Chloe Kim soars to gold in women’s halfpipe

chloe kim
Getty Images
0 Comments

PYEONGCHANG, South Korea (AP) — Chloe Kim’s coronation is complete.

The 17-year-old from Torrance, California, dominated the Olympic women’s halfpipe snowboarding final on Tuesday, soaring to a gold medal four years in the making.

Kim put up a score of 93.75 on the first of her three finals runs and then bettered it with a near-perfect 98.75 on her last run with the gold already well in hand. With members of her family in the stands, including her South Korean grandmother, Kim put on a show that delivered on her considerable pre-Olympic hype.

Liu Jiayu took silver with an 89.75 to become the first Chinese snowboarder to medal at the Olympics.

American Arielle Gold, who pondered retirement last summer, edged teammate and three-time Olympic medalist Kelly Clark for bronze.

VIDEO: Watch Chloe Kim’s gold-clinching run

Kim’s parents were born in South Korea and moved to the United States, putting their daughter in an interesting position heading into her first Olympics.

While she understands the urge to build a narrative around her that turns her into a connective tissue of sorts between the host country and the one she calls home, it’s one she has politely sidestepped. She views herself as just a kid from Southern California who likes music, the mall, ice cream and, oh, by the way, putting down the kind of gravity-escaping, physics challenging runs that have made her a dominant force in her sport.

Kim would have made the Olympic team with ease four years ago, only to have the calendar get in the way. She was 13 at the time, too young to make the trip to Russia. She entered the quadrennium between the games with the kind of expectations reserved for the Shaun Whites of the snowboarding world. She has exceeded every one.

Standing atop the hill at calm and brilliant Phoenix Snow Park — a stark contrast to the windy mess that turned the women’s slopestyle final into an ugly, borderline unsafe and crash-filled mess 24 hours earlier — Kim looked down at the crowd that included her parents, three sisters, three aunts, two cousins and her grandmother Moon Jung and proceeded to waste little time while turning the final into a global coming-out party.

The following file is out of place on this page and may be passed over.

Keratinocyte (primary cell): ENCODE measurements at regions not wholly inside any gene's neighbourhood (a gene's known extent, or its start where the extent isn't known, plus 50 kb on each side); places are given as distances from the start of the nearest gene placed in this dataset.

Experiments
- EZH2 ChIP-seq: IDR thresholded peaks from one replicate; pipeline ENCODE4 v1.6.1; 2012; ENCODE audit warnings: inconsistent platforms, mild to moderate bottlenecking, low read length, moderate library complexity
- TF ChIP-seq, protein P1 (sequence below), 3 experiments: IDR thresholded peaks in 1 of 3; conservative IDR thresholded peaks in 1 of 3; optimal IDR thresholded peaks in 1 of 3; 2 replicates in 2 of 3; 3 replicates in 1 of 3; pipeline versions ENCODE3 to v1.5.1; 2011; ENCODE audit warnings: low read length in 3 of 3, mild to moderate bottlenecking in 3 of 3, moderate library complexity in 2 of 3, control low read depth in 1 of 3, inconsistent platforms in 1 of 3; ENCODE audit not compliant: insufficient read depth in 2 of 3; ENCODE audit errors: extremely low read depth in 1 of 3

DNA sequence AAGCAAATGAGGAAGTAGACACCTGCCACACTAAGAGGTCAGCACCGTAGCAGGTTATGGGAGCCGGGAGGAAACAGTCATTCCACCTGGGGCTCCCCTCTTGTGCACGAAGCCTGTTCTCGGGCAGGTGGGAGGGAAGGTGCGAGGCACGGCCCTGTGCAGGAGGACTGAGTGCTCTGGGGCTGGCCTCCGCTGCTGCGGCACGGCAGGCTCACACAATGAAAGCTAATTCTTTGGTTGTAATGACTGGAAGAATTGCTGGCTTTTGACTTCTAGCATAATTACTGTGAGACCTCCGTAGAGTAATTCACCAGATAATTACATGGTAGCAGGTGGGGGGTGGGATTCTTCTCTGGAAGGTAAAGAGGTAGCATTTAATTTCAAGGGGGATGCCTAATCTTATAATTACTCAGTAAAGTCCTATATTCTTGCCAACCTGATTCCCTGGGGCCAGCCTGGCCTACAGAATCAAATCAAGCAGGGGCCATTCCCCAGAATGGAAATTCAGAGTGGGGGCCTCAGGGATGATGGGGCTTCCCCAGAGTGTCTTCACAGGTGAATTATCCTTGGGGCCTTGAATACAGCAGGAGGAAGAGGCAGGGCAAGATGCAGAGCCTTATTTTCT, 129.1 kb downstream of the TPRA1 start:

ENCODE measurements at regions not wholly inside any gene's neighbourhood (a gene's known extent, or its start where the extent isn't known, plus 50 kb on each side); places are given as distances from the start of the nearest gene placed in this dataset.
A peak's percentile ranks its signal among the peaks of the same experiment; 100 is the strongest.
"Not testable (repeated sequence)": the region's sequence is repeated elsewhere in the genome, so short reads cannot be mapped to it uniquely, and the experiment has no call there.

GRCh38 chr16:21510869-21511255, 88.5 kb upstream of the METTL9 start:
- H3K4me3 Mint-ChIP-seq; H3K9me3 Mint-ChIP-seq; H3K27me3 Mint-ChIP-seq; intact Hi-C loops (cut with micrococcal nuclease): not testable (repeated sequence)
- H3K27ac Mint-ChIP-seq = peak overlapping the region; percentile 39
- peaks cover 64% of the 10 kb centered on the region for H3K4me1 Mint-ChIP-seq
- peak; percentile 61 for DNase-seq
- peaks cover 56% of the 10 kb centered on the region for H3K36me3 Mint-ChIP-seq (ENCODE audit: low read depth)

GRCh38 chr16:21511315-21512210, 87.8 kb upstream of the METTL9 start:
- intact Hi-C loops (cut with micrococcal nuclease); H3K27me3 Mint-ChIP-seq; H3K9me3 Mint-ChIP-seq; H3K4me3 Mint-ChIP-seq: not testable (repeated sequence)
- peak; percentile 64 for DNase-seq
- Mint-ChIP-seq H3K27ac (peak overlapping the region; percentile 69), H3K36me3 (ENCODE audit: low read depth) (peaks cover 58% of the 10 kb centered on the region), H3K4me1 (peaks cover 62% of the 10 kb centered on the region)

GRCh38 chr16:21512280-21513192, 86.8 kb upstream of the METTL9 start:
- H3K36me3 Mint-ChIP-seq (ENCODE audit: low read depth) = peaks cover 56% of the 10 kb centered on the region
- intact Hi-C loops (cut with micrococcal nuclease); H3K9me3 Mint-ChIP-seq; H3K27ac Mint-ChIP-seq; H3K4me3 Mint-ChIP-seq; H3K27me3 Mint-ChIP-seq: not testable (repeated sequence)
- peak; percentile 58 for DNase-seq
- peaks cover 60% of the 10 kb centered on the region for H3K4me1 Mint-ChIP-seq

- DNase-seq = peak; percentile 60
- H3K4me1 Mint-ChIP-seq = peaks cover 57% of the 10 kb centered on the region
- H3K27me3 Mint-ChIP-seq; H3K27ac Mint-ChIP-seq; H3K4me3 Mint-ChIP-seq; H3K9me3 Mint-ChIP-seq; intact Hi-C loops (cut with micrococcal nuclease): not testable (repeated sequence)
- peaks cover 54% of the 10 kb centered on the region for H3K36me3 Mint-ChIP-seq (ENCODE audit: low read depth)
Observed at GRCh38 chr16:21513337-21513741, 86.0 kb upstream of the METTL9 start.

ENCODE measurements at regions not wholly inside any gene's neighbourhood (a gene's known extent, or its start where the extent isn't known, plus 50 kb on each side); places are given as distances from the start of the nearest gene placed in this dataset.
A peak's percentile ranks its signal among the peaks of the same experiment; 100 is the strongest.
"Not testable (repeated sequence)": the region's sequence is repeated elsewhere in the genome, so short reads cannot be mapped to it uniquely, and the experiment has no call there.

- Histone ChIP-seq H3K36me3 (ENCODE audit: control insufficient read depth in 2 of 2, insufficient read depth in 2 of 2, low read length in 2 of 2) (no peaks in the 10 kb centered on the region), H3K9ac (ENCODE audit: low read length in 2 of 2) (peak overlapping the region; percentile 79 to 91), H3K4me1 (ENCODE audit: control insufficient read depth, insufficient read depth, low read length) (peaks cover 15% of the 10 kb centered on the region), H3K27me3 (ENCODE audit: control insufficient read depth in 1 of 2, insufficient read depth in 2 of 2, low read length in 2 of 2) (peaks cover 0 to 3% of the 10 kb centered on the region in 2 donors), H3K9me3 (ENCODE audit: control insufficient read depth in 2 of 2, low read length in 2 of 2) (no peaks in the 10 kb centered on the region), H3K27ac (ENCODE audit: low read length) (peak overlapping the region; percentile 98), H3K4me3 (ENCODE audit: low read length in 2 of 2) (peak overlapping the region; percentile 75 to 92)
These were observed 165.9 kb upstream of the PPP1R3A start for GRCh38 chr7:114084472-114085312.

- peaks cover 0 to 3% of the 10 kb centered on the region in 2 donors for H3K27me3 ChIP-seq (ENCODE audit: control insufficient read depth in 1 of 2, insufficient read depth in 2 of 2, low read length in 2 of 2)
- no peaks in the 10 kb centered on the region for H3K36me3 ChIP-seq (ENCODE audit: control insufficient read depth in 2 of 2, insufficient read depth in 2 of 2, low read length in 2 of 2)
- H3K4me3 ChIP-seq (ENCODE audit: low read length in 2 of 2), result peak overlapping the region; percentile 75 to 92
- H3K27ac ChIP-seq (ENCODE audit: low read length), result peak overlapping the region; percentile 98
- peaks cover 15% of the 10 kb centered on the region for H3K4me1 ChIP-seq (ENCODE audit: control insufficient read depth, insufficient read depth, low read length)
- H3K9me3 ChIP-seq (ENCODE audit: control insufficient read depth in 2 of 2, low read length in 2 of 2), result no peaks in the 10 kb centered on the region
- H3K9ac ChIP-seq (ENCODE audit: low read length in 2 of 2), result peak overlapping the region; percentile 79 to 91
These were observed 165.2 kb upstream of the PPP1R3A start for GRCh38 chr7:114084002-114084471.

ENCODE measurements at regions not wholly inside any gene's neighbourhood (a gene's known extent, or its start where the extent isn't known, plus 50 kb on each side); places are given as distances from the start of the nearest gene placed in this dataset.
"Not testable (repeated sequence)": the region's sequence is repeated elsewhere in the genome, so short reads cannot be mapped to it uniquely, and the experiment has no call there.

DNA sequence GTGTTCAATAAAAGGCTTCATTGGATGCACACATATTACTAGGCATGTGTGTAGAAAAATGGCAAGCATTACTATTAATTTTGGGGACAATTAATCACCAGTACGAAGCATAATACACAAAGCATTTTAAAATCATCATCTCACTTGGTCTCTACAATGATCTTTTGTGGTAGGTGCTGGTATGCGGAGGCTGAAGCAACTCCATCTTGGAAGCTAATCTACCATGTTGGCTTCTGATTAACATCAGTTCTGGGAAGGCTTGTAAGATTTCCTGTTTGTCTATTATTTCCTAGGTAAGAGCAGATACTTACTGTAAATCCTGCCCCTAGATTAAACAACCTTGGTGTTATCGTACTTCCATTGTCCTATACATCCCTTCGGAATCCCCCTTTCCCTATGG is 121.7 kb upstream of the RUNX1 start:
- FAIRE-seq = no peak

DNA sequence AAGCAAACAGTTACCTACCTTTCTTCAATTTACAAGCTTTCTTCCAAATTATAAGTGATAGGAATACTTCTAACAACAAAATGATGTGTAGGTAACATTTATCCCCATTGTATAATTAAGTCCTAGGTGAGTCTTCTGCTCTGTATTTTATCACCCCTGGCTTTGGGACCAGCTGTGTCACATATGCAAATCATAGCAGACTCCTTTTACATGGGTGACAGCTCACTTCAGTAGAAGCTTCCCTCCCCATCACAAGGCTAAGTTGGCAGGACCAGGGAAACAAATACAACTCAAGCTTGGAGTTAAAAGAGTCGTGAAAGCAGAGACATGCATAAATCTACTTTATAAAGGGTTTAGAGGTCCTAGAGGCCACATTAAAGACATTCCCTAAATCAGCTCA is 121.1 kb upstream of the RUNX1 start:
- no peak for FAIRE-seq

MORE: Chloe Kim sure could go for some ice cream

She drilled her opening set, throwing in a 1080 — basically, three twists high above the pipe — before following it with a pair of flips (or “corks”). Kim celebrated at the end, pumping her fists as “USA!” ”USA!” chants rained down. When her score flashed, she clasped her hands atop her head and drank in the moment.

Kim’s teammates made serious bids to give the Americans only their fourth-ever Olympic podium sweep.

Gold, who dislocated her right shoulder during training for the Sochi Olympics and didn’t compete then barely made the 12-woman final, brushed off a fall during her first run and stomped an 85.75 on her third run. Clark, the 2002 Olympic champion still going strong at age 34, couldn’t quite catch Gold with an 83.50.

Jiayu came the closest to providing Kim with a serious threat. She drilled an 89.75 during her first set to take the lead, only to watch Kim top it during her first run moments later.

Jiayu then washed out on her last trip down the longest Olympic halfpipe since the sport made its debut in 1998, turning Kim’s last run into a victory lap. Rather than playing it safe, she went for it. Her No. 1 bib soaring into the South Korean sky, she put on a display that left the rest of the field and the thousands packed near the finish roaring their approval.

Kim’s score of 98.75 flirted with perfection. Fitting in a way because Kim is as close to it as anyone in her sport.

VIDEO: More from snowboarding in PyeongChang